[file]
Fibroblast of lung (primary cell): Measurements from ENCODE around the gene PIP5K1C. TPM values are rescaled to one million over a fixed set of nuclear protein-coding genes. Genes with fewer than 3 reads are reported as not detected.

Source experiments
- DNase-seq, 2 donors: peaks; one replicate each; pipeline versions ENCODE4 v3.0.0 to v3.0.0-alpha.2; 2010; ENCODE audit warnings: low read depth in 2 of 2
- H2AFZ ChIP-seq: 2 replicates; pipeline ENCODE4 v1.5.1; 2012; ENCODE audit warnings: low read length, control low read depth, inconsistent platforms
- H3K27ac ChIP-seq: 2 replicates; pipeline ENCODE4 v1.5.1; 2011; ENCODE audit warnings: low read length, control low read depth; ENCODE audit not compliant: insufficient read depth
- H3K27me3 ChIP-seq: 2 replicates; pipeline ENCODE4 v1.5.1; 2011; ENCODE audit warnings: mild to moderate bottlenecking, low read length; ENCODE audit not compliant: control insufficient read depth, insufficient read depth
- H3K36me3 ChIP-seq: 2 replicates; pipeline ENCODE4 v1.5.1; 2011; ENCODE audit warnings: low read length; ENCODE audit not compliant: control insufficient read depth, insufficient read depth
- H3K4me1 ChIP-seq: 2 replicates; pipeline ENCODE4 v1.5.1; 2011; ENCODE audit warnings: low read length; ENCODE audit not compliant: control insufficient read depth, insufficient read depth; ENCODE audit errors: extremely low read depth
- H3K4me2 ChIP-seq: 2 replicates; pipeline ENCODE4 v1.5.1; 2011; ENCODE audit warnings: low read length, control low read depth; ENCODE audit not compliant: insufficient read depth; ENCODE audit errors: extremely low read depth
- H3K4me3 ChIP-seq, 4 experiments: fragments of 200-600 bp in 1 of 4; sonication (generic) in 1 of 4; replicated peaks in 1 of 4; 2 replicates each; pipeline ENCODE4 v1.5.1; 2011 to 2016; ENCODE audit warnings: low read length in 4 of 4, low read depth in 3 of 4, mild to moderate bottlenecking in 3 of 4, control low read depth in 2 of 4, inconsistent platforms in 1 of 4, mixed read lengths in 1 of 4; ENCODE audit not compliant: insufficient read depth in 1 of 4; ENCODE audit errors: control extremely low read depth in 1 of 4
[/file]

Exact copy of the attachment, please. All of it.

Fibroblast of lung (primary cell): Measurements from ENCODE around the gene PIP5K1C. TPM values are rescaled to one million over a fixed set of nuclear protein-coding genes. Genes with fewer than 3 reads are reported as not detected.

Source experiments
- DNase-seq, 2 donors: peaks; one replicate each; pipeline versions ENCODE4 v3.0.0 to v3.0.0-alpha.2; 2010; ENCODE audit warnings: low read depth in 2 of 2
- H2AFZ ChIP-seq: 2 replicates; pipeline ENCODE4 v1.5.1; 2012; ENCODE audit warnings: low read length, control low read depth, inconsistent platforms
- H3K27ac ChIP-seq: 2 replicates; pipeline ENCODE4 v1.5.1; 2011; ENCODE audit warnings: low read length, control low read depth; ENCODE audit not compliant: insufficient read depth
- H3K27me3 ChIP-seq: 2 replicates; pipeline ENCODE4 v1.5.1; 2011; ENCODE audit warnings: mild to moderate bottlenecking, low read length; ENCODE audit not compliant: control insufficient read depth, insufficient read depth
- H3K36me3 ChIP-seq: 2 replicates; pipeline ENCODE4 v1.5.1; 2011; ENCODE audit warnings: low read length; ENCODE audit not compliant: control insufficient read depth, insufficient read depth
- H3K4me1 ChIP-seq: 2 replicates; pipeline ENCODE4 v1.5.1; 2011; ENCODE audit warnings: low read length; ENCODE audit not compliant: control insufficient read depth, insufficient read depth; ENCODE audit errors: extremely low read depth
- H3K4me2 ChIP-seq: 2 replicates; pipeline ENCODE4 v1.5.1; 2011; ENCODE audit warnings: low read length, control low read depth; ENCODE audit not compliant: insufficient read depth; ENCODE audit errors: extremely low read depth
- H3K4me3 ChIP-seq, 4 experiments: fragments of 200-600 bp in 1 of 4; sonication (generic) in 1 of 4; replicated peaks in 1 of 4; 2 replicates each; pipeline ENCODE4 v1.5.1; 2011 to 2016; ENCODE audit warnings: low read length in 4 of 4, low read depth in 3 of 4, mild to moderate bottlenecking in 3 of 4, control low read depth in 2 of 4, inconsistent platforms in 1 of 4, mixed read lengths in 1 of 4; ENCODE audit not compliant: insufficient read depth in 1 of 4; ENCODE audit errors: control extremely low read depth in 1 of 4